Maybe some voters have always voted against rather than for things. But surely around the world there has never been such a time when electorates know what they don’t like rather than what they are for.
The feeling that all is not well and that “something needs to be done” is endemic in the West. It gave us Trump. It gives us Johnson. It might even have given us Le Pen or Corbyn. Note that for us to vote in such a way there has to be a candidate.
The rise in the electability of outsiders is partly a function of perceived political failure by traditional politicians. Hillary Clinton was as traditional establishment as they come and was punished for it. In the French presidential elections of 2017 and 2022 the traditional parties of Left and Right were annihilated. Macron was an outsider in 2017 and hardly mainstream in 2022.
The electoral system in France permitted in 2017 a man with little or no political background to be elected. In Britain that would be almost impossible. But in a binary choice plebiscite in 2016 the British electorate did air its dissatisfaction with the establishment as America was to do later that year and France the following one.
In 2019 the electorate in Britain felt empowered to go for the unconventional as they had in 2016 and almost had in 2017. “Leave” and its reworked message “Get Brexit Done” were votes against the political norms – the enemy was foreigners and the establishment. Easy targets not requiring cerebral logic.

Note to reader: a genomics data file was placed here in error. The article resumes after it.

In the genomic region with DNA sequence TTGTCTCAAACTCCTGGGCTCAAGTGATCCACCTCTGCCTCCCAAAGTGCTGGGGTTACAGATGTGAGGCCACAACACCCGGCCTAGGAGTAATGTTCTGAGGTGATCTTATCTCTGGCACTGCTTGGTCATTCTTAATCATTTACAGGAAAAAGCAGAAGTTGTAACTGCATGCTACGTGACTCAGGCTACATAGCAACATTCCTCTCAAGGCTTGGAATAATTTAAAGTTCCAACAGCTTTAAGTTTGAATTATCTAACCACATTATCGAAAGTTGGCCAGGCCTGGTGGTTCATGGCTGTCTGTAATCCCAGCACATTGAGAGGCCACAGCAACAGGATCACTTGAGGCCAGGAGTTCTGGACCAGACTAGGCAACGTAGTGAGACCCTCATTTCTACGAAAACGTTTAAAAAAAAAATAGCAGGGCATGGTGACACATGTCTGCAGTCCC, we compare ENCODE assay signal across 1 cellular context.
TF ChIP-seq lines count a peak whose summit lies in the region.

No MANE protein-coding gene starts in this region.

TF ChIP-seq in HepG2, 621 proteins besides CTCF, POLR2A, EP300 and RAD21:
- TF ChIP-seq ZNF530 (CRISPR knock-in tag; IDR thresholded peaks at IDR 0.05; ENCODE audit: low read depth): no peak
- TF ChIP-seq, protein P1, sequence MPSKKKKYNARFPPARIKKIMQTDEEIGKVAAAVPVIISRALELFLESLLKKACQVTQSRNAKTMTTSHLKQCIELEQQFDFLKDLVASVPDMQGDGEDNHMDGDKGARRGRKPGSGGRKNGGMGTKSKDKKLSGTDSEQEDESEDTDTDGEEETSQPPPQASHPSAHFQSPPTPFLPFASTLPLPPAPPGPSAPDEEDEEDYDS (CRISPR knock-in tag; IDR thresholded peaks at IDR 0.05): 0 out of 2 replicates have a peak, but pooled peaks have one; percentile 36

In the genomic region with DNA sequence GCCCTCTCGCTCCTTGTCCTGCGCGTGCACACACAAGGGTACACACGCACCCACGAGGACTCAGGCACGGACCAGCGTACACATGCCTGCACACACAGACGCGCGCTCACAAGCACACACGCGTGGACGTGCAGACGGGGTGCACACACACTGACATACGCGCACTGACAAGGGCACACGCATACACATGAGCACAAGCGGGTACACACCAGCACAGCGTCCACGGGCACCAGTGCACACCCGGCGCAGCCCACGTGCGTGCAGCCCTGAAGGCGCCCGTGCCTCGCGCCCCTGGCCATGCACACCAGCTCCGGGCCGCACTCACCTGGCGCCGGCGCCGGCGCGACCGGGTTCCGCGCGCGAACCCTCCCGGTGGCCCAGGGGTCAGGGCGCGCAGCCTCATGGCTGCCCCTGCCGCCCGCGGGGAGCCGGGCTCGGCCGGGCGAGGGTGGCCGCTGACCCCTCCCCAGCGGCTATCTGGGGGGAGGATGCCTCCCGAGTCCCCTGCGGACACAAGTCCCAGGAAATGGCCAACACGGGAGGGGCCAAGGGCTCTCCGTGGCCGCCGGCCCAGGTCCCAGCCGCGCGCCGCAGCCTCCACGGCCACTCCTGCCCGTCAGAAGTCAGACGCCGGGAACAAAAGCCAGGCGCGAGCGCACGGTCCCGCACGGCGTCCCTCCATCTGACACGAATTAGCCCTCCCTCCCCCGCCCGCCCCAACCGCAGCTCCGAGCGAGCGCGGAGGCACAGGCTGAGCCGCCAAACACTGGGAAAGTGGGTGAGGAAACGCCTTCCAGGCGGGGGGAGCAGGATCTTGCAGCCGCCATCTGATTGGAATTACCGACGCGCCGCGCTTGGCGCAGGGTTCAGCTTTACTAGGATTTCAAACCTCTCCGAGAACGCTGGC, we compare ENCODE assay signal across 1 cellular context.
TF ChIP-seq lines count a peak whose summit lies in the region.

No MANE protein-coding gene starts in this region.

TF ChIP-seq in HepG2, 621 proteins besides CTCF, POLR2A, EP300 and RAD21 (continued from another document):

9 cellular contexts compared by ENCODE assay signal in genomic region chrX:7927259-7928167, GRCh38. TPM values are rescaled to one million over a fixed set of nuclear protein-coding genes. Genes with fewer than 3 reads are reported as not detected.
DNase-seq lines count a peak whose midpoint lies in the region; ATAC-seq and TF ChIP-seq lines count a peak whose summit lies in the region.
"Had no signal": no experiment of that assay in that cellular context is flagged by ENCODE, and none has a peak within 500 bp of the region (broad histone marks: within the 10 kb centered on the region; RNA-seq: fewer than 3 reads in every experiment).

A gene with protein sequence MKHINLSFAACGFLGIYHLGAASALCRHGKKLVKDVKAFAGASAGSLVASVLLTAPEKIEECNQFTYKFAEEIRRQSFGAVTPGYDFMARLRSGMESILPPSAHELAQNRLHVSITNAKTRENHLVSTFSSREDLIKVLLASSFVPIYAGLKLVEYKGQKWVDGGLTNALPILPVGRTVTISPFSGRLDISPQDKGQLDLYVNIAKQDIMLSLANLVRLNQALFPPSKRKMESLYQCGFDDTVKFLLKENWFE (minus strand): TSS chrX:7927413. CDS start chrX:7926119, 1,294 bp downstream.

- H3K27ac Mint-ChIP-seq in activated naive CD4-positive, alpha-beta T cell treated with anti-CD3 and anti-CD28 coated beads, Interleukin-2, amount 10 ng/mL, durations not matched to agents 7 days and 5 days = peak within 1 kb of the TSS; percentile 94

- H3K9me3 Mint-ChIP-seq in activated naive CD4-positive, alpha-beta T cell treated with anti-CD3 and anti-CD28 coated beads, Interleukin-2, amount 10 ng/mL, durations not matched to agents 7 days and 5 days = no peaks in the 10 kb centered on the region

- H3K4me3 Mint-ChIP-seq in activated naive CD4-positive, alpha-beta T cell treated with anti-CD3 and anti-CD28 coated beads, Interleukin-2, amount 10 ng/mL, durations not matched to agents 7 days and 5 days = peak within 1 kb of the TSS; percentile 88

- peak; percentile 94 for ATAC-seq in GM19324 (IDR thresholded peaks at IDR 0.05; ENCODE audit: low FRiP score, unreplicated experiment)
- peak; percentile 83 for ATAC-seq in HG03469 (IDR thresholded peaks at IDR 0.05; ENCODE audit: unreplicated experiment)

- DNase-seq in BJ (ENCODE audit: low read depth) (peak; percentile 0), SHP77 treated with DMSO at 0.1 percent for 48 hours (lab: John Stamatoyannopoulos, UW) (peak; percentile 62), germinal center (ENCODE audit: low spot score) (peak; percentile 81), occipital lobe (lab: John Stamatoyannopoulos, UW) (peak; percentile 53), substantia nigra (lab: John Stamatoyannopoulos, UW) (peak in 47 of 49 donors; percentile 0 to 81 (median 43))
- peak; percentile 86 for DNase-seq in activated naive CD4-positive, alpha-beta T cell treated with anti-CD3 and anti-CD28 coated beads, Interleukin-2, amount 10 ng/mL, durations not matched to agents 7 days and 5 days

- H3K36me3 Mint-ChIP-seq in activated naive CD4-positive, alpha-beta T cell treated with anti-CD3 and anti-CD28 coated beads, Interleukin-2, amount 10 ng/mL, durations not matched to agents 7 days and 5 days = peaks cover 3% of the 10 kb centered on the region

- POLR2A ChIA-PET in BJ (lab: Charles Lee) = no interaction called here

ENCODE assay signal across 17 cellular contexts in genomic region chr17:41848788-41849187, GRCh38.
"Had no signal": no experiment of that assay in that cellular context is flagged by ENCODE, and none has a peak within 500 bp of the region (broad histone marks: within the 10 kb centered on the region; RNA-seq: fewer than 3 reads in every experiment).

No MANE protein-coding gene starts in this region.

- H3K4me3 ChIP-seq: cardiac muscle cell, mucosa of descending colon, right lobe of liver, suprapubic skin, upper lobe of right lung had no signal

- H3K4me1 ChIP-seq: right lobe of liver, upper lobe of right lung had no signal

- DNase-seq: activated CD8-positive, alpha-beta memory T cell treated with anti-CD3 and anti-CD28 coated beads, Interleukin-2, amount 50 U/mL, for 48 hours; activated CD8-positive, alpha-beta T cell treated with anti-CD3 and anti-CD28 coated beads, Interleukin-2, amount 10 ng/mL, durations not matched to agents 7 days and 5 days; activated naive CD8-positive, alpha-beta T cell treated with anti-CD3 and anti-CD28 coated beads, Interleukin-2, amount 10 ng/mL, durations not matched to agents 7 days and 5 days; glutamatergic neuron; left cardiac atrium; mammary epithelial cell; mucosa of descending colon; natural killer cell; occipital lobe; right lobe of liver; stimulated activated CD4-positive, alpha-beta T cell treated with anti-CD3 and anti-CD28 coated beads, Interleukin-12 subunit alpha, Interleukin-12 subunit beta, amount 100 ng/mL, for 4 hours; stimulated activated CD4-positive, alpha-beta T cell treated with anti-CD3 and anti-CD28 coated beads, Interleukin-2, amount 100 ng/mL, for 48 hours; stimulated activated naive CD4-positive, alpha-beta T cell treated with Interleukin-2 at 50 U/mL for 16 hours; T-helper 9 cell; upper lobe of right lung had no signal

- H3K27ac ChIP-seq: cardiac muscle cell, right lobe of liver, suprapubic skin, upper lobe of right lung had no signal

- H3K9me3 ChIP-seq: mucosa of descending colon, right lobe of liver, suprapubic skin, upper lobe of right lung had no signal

One has to be very careful with Third Reich comparisons but National Socialism was built on being against the Weimar establishment parties as much (maybe more) than it was for Hitler’s policies. The Nazis enemies were the political establishment and those who were cerebral. The anti Woke movements of today are not dissimilar.
One thought on “The rise in the electability of outsiders is a function of political failure by traditional politicians.”
I think the general dissatisfaction with politics and its leaders in western democracies began around the turn of the Millenium. In Britain, Tony Blair was hugely popular then but the electorate felt he had betrayed them over the Iraq war. He could not recover from what was perhaps in hindsight his nemesis. When people feel betrayed by leaders that gave them such hope their demise is absolute. JFK escaped that attribute by getting assassinated.
In France, during the Millenium, the people longed for change. I was a French resident then. Sarkozy came along and expectations rose high. Once again he disappointed the people who supported him with overtly dishonest behaviour.
In America, the electorate also longed for change. For change simply read hope for something better than the past. Obama was probably the only president that did not disappoint but produced very little “Yes We Can”. Clinton was seen as more of the same old same old boring establishment. Buggins Turn.
In short, the general discontent with politics has at its roots the voting system. People don’t bother to vote when they know full well that vote will not make any difference.
The recent French election was a choice between two right-wing candidates. One more extreme than the other. That is no choice at all if your political leaning is to the left. That only fosters disillusion in the minds of at least a quarter of the French population who are on the left.
The French parliamentary elections in June may produce a shock and the disaffected voters of the left may get Melenchon as prime minister. That in my view would be the best France could hope for.
Personally, I am utterly disillusioned with politics of all colours. Perhaps it’s just the stage of life I am in. Or perhaps it’s because ‘if voting changed anything they would make it illegal.’ I still believe that.
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